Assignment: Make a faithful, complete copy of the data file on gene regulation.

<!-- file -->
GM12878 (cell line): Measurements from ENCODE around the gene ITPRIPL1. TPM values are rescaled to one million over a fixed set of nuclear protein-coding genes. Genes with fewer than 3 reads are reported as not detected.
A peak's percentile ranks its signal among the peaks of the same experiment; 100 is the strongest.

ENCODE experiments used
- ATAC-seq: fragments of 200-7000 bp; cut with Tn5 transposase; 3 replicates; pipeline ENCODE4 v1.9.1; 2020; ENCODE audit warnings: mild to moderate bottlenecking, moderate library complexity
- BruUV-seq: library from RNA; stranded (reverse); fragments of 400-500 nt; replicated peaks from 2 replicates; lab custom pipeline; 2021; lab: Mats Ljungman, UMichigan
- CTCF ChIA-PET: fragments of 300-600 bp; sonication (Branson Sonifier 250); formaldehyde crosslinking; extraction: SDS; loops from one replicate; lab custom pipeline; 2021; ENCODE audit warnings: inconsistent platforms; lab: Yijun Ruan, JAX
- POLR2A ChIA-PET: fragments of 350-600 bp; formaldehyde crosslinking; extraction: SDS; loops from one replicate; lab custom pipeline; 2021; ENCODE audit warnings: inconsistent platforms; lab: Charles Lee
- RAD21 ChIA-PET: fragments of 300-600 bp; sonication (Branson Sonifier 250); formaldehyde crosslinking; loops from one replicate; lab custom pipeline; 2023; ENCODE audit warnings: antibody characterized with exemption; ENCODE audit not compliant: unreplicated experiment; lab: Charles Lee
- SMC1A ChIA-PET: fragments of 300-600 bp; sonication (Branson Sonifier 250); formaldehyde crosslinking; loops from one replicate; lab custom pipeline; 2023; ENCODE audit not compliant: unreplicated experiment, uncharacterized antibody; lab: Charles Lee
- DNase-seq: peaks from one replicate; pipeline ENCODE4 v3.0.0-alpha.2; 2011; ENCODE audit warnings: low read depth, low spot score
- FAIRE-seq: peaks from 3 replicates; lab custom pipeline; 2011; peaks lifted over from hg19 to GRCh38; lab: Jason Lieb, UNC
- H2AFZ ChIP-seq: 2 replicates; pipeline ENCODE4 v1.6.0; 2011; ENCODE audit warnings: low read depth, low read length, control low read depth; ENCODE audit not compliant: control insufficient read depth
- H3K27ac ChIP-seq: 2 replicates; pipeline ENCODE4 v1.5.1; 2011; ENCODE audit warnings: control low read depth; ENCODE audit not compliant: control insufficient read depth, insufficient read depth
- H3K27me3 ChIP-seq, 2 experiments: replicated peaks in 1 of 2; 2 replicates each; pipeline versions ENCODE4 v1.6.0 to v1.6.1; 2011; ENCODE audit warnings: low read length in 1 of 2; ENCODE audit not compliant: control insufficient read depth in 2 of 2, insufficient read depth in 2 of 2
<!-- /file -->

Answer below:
GM12878 (cell line): Measurements from ENCODE around the gene ITPRIPL1. TPM values are rescaled to one million over a fixed set of nuclear protein-coding genes. Genes with fewer than 3 reads are reported as not detected.
A peak's percentile ranks its signal among the peaks of the same experiment; 100 is the strongest.

ENCODE experiments used
- ATAC-seq: fragments of 200-7000 bp; cut with Tn5 transposase; 3 replicates; pipeline ENCODE4 v1.9.1; 2020; ENCODE audit warnings: mild to moderate bottlenecking, moderate library complexity
- BruUV-seq: library from RNA; stranded (reverse); fragments of 400-500 nt; replicated peaks from 2 replicates; lab custom pipeline; 2021; lab: Mats Ljungman, UMichigan
- CTCF ChIA-PET: fragments of 300-600 bp; sonication (Branson Sonifier 250); formaldehyde crosslinking; extraction: SDS; loops from one replicate; lab custom pipeline; 2021; ENCODE audit warnings: inconsistent platforms; lab: Yijun Ruan, JAX
- POLR2A ChIA-PET: fragments of 350-600 bp; formaldehyde crosslinking; extraction: SDS; loops from one replicate; lab custom pipeline; 2021; ENCODE audit warnings: inconsistent platforms; lab: Charles Lee
- RAD21 ChIA-PET: fragments of 300-600 bp; sonication (Branson Sonifier 250); formaldehyde crosslinking; loops from one replicate; lab custom pipeline; 2023; ENCODE audit warnings: antibody characterized with exemption; ENCODE audit not compliant: unreplicated experiment; lab: Charles Lee
- SMC1A ChIA-PET: fragments of 300-600 bp; sonication (Branson Sonifier 250); formaldehyde crosslinking; loops from one replicate; lab custom pipeline; 2023; ENCODE audit not compliant: unreplicated experiment, uncharacterized antibody; lab: Charles Lee
- DNase-seq: peaks from one replicate; pipeline ENCODE4 v3.0.0-alpha.2; 2011; ENCODE audit warnings: low read depth, low spot score
- FAIRE-seq: peaks from 3 replicates; lab custom pipeline; 2011; peaks lifted over from hg19 to GRCh38; lab: Jason Lieb, UNC
- H2AFZ ChIP-seq: 2 replicates; pipeline ENCODE4 v1.6.0; 2011; ENCODE audit warnings: low read depth, low read length, control low read depth; ENCODE audit not compliant: control insufficient read depth
- H3K27ac ChIP-seq: 2 replicates; pipeline ENCODE4 v1.5.1; 2011; ENCODE audit warnings: control low read depth; ENCODE audit not compliant: control insufficient read depth, insufficient read depth
- H3K27me3 ChIP-seq, 2 experiments: replicated peaks in 1 of 2; 2 replicates each; pipeline versions ENCODE4 v1.6.0 to v1.6.1; 2011; ENCODE audit warnings: low read length in 1 of 2; ENCODE audit not compliant: control insufficient read depth in 2 of 2, insufficient read depth in 2 of 2